mon 22/04/2024

John Mahoney: 'I wanted to be like everybody else' | reviews, news & interviews

John Mahoney: 'I wanted to be like everybody else'

John Mahoney: 'I wanted to be like everybody else'

How the Manchester-born star of 'Frasier' became a naturalised Midwesterner

'There's a strange ingenuous quality about Marty Crane': John Mahoney in 'Frasier'

In 11 seasons of Frasier, John Mahoney played Marty Crane, a cussed blue-collar ex-cop who couldn’t quite understand how his loins came to produce two prissily cultured psychiatrists. His ally in straight-talking was his physiotherapist Daphne, whose fish-out-of-water flat-cap vowels were apparently the result of a gap in the scriptwriters’ field of knowledge.

“When they wrote that Daphne is a working girl from Manchester," explained Mahoney, "they had no idea what that meant. The accent really threw them." It wasn't apparent from his Midwestern growl, but Mahoney was the one who was able to fill them in.

Mahoney has died at the age of 77. In another life he could have spent the last three decades propping up the bar of the Rover's Return. Mahoney, a baker's son and number seven out of eight, spent his first 19 years in Manchester. His first job was selling peanuts at Old Trafford football ground (though like all true Mancunians he grew up a City fan). His first big role was as an 11-year-old Polonius in the Stretford children's theatre.

He compared his emigration to a move from black and white into Technicolor, but he still owned a flat in Stockport. When America fell for with yet another British actor, not only in Frasier but also in movies like Suspect, Moonstruck, Tin Men, Say Anything and Barton Fink, in this case it did so unawares.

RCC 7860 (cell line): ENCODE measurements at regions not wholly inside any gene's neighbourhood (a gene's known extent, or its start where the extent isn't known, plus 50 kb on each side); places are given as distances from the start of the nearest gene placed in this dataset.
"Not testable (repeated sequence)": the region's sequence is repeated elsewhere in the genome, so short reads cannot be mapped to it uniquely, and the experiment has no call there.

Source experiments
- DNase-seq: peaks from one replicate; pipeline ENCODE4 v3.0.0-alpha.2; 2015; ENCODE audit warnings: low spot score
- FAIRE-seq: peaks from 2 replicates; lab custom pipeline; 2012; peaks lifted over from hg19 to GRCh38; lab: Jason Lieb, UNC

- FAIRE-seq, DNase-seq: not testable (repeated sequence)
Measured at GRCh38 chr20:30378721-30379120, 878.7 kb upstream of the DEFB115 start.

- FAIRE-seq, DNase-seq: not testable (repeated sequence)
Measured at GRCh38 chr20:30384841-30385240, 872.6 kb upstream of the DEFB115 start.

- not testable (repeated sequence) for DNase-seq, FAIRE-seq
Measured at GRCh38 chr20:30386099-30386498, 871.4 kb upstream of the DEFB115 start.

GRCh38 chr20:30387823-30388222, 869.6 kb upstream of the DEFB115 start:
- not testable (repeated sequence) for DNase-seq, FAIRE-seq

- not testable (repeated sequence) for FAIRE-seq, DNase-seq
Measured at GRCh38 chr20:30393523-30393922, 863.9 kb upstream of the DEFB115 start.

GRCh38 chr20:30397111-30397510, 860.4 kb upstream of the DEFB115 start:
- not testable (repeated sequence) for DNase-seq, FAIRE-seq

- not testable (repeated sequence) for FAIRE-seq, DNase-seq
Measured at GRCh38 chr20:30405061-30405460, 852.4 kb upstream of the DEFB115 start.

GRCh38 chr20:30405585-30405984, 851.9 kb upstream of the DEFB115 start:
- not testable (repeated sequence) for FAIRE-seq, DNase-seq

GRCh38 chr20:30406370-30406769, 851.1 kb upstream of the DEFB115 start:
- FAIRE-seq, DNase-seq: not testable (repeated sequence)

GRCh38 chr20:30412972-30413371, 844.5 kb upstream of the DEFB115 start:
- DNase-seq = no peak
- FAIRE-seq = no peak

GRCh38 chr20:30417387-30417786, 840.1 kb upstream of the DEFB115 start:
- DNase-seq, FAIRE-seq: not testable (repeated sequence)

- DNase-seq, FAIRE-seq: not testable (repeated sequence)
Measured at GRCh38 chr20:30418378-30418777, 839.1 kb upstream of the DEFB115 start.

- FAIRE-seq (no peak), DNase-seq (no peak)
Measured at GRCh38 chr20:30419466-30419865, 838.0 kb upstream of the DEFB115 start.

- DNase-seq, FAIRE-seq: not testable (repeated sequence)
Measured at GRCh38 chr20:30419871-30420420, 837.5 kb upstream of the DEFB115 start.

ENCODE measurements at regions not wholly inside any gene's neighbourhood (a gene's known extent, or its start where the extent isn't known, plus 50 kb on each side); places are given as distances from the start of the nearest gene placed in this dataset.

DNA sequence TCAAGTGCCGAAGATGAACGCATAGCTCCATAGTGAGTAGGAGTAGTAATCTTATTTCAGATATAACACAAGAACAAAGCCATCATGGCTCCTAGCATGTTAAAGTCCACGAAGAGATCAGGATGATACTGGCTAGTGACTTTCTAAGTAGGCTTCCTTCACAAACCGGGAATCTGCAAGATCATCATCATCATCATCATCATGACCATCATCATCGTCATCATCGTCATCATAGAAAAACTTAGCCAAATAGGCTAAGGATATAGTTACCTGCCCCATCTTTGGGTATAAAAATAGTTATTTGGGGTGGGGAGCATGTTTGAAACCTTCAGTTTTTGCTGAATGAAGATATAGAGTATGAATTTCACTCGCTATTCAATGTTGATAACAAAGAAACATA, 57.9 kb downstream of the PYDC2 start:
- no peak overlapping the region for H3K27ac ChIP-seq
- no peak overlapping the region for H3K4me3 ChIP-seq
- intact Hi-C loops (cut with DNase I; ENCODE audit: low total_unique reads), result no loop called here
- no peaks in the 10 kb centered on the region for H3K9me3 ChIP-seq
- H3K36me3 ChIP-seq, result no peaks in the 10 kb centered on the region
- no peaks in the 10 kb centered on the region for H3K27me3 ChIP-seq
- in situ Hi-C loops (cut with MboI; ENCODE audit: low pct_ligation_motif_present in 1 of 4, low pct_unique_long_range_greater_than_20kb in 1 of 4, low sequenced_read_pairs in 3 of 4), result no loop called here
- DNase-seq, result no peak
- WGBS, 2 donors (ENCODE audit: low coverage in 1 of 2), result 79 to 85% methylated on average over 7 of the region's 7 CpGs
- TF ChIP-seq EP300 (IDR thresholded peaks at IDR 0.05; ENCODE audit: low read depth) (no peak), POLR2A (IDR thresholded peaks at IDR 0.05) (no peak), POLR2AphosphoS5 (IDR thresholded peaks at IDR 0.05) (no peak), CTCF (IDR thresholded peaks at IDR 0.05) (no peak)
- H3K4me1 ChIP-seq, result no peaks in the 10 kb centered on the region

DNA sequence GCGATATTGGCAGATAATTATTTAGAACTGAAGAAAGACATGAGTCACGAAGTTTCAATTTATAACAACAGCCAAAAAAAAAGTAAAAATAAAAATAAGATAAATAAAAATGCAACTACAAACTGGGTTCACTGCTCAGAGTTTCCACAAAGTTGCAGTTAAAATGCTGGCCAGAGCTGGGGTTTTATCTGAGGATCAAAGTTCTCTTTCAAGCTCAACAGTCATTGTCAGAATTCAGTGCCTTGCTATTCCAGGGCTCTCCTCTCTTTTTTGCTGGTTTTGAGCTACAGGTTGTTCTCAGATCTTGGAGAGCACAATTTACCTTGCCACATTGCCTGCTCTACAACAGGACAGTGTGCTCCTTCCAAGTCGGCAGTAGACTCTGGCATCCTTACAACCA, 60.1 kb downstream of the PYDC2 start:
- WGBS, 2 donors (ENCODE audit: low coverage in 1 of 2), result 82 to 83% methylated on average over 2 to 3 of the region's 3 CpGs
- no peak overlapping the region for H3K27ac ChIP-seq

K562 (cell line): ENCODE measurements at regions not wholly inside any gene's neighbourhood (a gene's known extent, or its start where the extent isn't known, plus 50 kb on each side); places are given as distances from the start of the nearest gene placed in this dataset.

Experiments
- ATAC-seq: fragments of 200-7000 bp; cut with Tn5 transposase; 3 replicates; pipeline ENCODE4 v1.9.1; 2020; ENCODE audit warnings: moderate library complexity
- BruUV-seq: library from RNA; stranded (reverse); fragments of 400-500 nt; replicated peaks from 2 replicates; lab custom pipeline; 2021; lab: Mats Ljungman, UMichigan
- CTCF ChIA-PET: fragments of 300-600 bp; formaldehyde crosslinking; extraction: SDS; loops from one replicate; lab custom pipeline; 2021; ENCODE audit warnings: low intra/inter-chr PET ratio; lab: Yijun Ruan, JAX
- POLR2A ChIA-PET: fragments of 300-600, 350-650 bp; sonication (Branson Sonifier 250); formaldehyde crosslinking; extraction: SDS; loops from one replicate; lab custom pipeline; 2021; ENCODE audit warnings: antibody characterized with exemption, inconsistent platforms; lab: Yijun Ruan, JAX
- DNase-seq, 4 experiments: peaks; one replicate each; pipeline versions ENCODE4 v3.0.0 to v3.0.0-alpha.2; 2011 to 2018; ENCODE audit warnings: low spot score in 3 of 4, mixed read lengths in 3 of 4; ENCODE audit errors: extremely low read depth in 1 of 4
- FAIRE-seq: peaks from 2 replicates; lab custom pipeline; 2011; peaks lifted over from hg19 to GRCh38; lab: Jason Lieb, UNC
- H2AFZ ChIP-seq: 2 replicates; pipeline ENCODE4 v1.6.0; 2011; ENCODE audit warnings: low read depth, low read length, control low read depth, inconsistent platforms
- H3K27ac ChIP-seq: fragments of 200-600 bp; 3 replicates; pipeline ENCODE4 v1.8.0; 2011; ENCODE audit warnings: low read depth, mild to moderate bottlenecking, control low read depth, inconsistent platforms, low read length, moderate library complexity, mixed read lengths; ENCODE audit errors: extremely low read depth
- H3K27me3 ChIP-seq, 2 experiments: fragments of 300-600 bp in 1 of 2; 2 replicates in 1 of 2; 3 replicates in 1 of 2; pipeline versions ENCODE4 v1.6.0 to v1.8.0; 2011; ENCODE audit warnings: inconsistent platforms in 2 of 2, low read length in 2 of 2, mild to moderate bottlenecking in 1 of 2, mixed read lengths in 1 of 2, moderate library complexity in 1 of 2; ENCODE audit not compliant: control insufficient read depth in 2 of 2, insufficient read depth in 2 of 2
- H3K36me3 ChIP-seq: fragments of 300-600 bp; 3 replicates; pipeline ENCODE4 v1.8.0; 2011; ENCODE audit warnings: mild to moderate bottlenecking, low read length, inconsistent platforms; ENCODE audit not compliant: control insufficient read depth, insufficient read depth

He fetched up in Illinois because an older sister had settled there as a GI bride. His younger brother tried emigration twice, and twice lasted less than a week. "I understood exactly what it was like because I had been through it," he told me. "I joined the army almost immediately because I wanted to get my citizenship faster, but I was so homesick. It's the worst feeling I've ever gone through in my life. I felt like killing myself.” He used his years in the army to go native. "I knew I was going to live the rest of my life in the US and I didn't want to be on the outside looking in. They make such a big deal about it: anyone from the United Kingdom is automatically regarded as brilliant beyond belief. I didn't want to live with that. I'm not a non-conformist. I wanted to be like everybody else." (Pictured below: Kelsey Grammer, David Hyde Pierce and John Mahoney in Frasier)Kelsey Grammer, David Hyde Pierce and John Mahoney in FrasierFor 15 years Mahoney tried to conform professionally too. He graduated, taught English literature at college but "couldn't light any fire in my students". With his experience as a hospital orderly, he got a job editing a medical journal and put off his Damascene conversion to thespianism until he was 37. "I was going home with a six-pack of beer and a couple of packets of cigarettes and just rotting in front of that television thinking to myself, 'I just thought there was going to be so much more to my life than this.' It was just a question of saying, what did I ever do that I really loved?"